It was a long day for Kimberly Bell and both sides have to be satisfied with how they executed their plan of attack. The prosecution got the jury to hear the steroid admission and the testimony about his body changes while the defense got to point out that Bell isn’t the most trustworthy witness and she was out to make a living off the shrunken body parts and acne back of Barry Bonds.

Used with permission of the author.

Paula Duffy is a national sports columnist for Examiner.com and the Huffington Post and regularly comments on sports/legal matters for radio affiliates of ESPN and Fox Sports. She founded the sports information site, Incidental Contact, is the author of a line of audio books designed for sports novices and in her spare time practices law in Los Angeles.

Copyright ©2011 Sports Climax, LLC

Posted in MLB, Recent BuzzComments (0)

Bonds mistress talks hair loss and testicles


In a much anticipated testimony, Barry Bonds former mistress, Kimberly Bell, took the stand for the prosecution to testify at the slugger’s perjury trial. Bell is said to have been Bonds’ girlfriend between 1994 and 2003.

According to reports coming from within the courtroom, Bell was methodically taken through her time with Bonds from their first meeting in the parking lot of the Giants’ stadium through his two marriages and one divorce.

Bell said Bonds admitted using steroids around 1999-2000 but it wasn’t an announcement as much as it was him answering a question about why he had a large bump on his elbow. She also told the court that Bonds said his steroid use was to get ahead and to keep up with others who were using. Bell said she never saw Bonds inject himself with any substances but she was witness on a regular basis to the slugger and his trainer, Greg Anderson, going into a room with Anderson carrying a black bag the size of a man’s shaving kit.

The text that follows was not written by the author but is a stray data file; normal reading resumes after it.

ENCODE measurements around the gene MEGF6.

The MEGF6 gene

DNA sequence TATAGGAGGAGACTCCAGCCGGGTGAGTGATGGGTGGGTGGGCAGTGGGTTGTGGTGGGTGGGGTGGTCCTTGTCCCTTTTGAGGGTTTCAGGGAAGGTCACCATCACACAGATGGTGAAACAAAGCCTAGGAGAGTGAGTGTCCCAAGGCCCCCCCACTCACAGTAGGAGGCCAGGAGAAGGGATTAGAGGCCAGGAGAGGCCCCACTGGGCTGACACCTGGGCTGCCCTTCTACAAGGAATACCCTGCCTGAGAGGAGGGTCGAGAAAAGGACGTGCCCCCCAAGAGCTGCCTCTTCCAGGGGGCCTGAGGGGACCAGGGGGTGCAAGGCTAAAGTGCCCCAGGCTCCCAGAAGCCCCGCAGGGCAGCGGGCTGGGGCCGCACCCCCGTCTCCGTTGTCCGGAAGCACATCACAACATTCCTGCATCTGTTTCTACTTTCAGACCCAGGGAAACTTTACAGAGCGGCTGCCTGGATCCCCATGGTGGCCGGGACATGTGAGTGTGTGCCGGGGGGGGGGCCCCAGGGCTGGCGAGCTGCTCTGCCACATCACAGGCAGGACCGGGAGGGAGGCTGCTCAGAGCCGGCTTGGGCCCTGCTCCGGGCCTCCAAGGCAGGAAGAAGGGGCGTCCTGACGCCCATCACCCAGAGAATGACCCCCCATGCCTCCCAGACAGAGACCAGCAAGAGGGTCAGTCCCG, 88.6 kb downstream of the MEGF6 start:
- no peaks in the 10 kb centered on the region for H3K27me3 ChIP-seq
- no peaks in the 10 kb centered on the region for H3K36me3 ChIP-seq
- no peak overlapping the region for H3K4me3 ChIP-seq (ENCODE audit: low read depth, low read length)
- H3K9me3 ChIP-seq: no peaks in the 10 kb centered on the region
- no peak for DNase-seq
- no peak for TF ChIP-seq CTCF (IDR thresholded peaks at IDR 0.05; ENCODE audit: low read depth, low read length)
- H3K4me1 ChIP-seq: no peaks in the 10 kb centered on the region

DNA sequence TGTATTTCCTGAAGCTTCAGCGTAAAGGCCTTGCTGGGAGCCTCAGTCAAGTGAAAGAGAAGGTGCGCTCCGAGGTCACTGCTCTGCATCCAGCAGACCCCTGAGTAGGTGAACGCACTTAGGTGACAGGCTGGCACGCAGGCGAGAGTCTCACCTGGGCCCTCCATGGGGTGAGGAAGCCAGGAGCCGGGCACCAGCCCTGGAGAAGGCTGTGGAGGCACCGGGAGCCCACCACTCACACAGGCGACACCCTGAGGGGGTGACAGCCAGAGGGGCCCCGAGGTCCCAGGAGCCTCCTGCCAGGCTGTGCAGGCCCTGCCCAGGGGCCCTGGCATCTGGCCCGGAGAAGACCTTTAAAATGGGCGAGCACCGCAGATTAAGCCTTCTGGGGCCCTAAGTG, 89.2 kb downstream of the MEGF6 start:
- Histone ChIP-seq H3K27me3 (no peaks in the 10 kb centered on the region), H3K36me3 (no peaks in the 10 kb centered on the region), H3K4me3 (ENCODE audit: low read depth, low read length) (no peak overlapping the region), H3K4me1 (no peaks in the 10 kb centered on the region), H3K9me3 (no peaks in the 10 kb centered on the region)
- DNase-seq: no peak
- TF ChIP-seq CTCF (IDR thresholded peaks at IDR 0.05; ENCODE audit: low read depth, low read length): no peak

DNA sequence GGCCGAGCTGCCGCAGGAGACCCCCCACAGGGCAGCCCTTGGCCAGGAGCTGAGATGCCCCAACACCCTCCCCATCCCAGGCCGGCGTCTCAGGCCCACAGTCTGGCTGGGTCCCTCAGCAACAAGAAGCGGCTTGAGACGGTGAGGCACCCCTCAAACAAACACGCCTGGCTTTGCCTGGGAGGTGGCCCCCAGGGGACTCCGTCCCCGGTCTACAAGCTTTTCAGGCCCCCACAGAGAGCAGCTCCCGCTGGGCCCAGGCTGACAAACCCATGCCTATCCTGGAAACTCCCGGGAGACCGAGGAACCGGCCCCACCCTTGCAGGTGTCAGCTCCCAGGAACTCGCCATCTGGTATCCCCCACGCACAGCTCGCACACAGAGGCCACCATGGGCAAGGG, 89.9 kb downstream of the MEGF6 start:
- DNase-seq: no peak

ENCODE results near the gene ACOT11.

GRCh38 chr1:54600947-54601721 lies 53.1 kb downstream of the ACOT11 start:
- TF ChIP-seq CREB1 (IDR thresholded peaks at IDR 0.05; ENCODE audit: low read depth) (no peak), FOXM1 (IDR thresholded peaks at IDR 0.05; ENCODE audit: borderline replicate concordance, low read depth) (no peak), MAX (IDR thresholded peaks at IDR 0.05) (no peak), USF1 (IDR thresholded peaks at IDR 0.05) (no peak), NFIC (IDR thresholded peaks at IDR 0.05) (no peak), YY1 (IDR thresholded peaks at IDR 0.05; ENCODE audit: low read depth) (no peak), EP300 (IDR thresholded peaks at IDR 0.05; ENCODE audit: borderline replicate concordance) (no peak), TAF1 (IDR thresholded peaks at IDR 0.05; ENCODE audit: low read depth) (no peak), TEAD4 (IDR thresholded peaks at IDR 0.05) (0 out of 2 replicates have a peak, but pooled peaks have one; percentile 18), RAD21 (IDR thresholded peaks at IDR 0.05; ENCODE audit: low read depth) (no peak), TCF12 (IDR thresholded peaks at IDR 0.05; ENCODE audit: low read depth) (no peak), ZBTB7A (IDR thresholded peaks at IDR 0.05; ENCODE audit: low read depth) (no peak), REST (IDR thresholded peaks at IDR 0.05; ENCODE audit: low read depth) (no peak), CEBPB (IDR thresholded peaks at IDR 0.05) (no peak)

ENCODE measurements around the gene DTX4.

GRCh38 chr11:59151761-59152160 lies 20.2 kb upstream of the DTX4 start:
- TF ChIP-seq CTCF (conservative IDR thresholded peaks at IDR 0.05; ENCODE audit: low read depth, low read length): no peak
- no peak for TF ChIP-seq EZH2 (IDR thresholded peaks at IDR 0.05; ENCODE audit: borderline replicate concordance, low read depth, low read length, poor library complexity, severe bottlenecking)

Steve Hoskins testified last week to seeing the same scenario during several Spring Training camps. Bell supported that claim saying when she stayed with Bonds during the spring she saw the same scene.

Bonds gave Bell money throughout the nine years they were together and according to the mistress, promised more. She said he funneled enough to her for a substantial down payment on a house in Arizona then later said he would pay it off but that never happened. Bell later fel on hard times then Bonds pulled away. Bell was employed while she lived in the Bay Area but was unable to latch onto an employment opportunity in Arizona.

After her break up with Bonds, Bell agreed to pose for Playboy. After being promised $100,000 in a fee by a photographer, she received less than $20,000 and the photographer who agreed to the initial payment committed suicide.

Is jail a real possibility if Bonds is convicted?

Bell’s most emotional testimony came when she talked about Bonds’ mood swings and she accused him of getting verbally abusive and disrespectful to her. She also described the physical changes to Bonds’ body and how he was concerned people would notice he was bloated. When he started losing his hair, he shaved his head and when his chest hair went grey, he shaved that too. Bonds also had acne on his back and shoulders and his testicles got smaller and odd-shaped, according to her testimony. She also said he had erection problems that necessitated medication, making sex more difficult.

Defense attorneys were ready to take their turn at Bell after their morning break. Check back here or go to my Examiner column for updates on that testimony.